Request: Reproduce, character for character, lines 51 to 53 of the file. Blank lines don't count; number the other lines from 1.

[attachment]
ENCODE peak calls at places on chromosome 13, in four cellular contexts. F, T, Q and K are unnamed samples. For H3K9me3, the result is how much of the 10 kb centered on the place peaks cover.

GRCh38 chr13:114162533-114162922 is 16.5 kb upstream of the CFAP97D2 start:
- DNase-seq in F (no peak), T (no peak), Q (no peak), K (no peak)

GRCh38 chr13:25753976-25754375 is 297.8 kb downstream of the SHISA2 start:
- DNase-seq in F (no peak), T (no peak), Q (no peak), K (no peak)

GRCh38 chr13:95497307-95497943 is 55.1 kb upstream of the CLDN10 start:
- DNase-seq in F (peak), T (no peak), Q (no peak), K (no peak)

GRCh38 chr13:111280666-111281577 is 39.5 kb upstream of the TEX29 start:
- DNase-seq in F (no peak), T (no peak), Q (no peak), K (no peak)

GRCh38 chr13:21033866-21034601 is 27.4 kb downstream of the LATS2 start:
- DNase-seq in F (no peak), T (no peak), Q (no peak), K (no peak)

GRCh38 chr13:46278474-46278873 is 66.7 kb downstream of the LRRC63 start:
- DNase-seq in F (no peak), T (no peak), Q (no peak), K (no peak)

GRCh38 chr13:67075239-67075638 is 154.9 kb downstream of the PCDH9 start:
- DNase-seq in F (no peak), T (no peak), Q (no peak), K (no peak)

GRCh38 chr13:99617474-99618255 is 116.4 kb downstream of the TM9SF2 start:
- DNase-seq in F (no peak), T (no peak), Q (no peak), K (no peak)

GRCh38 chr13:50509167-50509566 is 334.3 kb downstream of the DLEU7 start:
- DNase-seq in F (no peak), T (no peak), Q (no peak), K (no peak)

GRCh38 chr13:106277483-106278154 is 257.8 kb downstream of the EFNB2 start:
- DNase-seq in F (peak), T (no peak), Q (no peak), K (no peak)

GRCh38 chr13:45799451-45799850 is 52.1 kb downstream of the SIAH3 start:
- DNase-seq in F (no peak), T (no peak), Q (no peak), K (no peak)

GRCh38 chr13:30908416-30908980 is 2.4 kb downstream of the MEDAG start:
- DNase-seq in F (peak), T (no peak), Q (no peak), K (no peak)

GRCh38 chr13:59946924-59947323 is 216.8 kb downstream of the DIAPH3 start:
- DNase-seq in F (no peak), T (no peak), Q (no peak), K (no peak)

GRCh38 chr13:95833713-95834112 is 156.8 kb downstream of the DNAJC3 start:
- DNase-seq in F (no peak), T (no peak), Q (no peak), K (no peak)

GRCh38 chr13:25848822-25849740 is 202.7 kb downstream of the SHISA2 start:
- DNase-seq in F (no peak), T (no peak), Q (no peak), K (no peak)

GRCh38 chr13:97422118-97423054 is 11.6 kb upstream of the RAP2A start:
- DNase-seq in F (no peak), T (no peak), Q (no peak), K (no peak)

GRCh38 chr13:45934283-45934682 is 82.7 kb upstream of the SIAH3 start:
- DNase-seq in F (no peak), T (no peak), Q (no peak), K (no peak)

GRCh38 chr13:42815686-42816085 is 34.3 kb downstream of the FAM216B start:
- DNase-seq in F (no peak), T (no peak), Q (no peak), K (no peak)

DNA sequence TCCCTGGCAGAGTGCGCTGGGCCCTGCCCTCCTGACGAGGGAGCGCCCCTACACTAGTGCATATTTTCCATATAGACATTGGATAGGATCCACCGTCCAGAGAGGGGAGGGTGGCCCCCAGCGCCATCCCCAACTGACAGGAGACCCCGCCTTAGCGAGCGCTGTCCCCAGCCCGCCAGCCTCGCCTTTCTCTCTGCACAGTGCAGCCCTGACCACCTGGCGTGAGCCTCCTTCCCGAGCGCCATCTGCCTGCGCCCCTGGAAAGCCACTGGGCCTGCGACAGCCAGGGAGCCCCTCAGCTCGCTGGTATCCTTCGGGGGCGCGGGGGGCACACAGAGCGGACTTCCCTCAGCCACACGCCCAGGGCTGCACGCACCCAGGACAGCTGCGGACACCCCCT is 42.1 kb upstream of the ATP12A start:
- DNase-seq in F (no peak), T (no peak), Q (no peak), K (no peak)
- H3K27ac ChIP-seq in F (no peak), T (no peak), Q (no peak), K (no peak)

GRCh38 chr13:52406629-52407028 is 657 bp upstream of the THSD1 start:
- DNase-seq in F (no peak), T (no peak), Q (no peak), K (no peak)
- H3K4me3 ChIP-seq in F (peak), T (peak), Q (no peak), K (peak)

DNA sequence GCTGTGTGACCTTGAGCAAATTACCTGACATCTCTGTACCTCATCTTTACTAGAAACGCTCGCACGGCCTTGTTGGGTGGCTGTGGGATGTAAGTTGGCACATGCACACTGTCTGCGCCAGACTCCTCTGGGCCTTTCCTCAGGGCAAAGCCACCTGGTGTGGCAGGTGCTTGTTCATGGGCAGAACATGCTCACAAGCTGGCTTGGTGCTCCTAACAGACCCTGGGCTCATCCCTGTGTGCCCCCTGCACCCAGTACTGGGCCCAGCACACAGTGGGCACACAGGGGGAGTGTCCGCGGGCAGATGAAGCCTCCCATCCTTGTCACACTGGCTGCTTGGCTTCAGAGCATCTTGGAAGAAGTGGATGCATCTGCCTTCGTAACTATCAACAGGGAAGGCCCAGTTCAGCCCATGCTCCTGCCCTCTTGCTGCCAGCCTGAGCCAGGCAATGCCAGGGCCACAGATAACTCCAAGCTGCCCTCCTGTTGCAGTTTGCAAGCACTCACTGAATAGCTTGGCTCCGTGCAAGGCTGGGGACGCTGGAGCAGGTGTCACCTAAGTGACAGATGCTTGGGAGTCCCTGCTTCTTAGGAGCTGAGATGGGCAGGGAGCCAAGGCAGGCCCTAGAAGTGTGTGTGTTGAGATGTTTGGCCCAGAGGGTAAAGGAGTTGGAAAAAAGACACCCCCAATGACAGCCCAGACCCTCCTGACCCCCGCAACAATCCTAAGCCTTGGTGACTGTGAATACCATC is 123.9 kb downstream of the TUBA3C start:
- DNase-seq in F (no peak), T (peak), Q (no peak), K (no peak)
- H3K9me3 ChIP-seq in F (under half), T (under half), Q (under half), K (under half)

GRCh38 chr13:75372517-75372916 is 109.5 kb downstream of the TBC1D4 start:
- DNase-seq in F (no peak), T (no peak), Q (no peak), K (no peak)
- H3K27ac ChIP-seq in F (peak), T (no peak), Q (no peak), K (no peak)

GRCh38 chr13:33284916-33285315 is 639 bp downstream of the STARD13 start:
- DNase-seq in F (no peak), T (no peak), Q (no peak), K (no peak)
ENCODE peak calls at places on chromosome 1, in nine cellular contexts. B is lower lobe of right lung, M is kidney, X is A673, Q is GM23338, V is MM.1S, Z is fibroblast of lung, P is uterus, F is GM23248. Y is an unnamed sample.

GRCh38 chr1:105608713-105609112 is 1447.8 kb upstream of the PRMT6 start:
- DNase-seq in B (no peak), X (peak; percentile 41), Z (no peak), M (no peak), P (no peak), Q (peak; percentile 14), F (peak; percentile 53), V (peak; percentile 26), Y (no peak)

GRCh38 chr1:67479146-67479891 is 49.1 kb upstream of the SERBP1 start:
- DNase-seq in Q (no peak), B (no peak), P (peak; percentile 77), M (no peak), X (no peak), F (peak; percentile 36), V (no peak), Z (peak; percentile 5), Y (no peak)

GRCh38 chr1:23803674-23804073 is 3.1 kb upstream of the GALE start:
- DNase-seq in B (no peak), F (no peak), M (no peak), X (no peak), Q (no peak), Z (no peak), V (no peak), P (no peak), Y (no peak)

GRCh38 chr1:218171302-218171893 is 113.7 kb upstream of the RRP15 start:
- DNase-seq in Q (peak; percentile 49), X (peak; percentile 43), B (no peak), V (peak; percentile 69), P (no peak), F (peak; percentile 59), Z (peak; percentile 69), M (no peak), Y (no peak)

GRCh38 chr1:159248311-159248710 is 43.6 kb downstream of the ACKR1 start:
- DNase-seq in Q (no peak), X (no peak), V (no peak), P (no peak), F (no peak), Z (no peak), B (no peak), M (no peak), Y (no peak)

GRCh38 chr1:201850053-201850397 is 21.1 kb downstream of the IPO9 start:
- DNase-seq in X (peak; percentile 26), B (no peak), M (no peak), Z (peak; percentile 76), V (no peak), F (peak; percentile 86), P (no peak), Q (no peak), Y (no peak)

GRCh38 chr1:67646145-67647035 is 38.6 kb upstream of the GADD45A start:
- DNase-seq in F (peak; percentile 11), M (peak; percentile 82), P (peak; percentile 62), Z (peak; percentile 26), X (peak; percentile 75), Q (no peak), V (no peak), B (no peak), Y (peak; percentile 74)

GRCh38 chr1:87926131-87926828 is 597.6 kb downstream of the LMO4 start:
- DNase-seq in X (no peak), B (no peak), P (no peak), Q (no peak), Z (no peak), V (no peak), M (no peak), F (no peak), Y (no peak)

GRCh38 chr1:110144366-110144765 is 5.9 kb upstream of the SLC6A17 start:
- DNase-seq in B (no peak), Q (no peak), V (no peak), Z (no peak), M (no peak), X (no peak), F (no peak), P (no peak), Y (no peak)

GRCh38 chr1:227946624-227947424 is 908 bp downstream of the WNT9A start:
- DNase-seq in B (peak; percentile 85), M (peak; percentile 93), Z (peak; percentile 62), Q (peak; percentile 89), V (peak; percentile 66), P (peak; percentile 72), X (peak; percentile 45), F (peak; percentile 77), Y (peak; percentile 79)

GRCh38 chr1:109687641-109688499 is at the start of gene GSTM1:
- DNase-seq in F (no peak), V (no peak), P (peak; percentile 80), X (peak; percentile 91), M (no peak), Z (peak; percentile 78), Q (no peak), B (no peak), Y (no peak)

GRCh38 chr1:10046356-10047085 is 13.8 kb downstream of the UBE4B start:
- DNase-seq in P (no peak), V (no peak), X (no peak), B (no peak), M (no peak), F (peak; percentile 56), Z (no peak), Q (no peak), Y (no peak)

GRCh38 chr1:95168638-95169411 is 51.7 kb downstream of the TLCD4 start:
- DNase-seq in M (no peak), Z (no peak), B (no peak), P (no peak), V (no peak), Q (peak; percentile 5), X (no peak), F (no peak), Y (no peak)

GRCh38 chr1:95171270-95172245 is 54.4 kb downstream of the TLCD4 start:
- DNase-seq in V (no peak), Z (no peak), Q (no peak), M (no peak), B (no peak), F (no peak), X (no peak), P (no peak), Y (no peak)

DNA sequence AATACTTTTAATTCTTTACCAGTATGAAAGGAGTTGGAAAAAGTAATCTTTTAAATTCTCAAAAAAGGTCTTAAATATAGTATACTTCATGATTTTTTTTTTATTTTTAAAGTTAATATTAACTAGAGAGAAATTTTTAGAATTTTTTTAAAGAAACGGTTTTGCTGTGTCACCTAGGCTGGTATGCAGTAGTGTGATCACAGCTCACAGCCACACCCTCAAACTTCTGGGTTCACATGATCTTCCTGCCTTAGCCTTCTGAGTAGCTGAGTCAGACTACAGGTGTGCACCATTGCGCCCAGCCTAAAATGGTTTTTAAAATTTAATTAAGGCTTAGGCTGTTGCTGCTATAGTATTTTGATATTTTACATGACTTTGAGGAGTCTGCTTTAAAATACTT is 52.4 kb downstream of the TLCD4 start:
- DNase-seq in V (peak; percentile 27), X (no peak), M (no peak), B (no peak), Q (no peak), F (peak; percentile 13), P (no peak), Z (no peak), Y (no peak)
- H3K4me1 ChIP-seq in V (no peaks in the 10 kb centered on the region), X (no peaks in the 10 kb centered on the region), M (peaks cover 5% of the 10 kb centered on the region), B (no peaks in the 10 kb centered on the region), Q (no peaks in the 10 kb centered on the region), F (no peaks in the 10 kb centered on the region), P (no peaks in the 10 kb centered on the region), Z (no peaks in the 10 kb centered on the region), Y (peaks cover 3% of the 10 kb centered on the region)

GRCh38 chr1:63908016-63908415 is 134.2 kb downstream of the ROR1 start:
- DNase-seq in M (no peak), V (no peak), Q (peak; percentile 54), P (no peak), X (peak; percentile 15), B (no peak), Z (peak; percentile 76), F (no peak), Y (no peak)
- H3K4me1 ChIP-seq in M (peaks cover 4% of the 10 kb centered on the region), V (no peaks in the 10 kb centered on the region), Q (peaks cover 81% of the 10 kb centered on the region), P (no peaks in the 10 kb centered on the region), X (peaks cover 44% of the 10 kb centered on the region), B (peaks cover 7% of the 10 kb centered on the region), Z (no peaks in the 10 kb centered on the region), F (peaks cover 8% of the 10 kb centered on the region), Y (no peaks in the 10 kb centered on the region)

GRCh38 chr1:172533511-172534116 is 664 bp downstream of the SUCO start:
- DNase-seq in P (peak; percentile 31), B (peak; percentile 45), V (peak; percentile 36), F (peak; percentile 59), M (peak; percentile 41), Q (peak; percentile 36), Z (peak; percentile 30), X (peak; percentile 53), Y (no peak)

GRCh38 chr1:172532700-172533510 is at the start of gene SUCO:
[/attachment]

- DNase-seq in F (no peak), T (no peak), Q (no peak), K (no peak)
ENCODE peak calls at places on chromosome 1, in nine cellular contexts. B is lower lobe of right lung, M is kidney, X is A673, Q is GM23338, V is MM.1S, Z is fibroblast of lung, P is uterus, F is GM23248. Y is an unnamed sample.

GRCh38 chr1:105608713-105609112 is 1447.8 kb upstream of the PRMT6 start: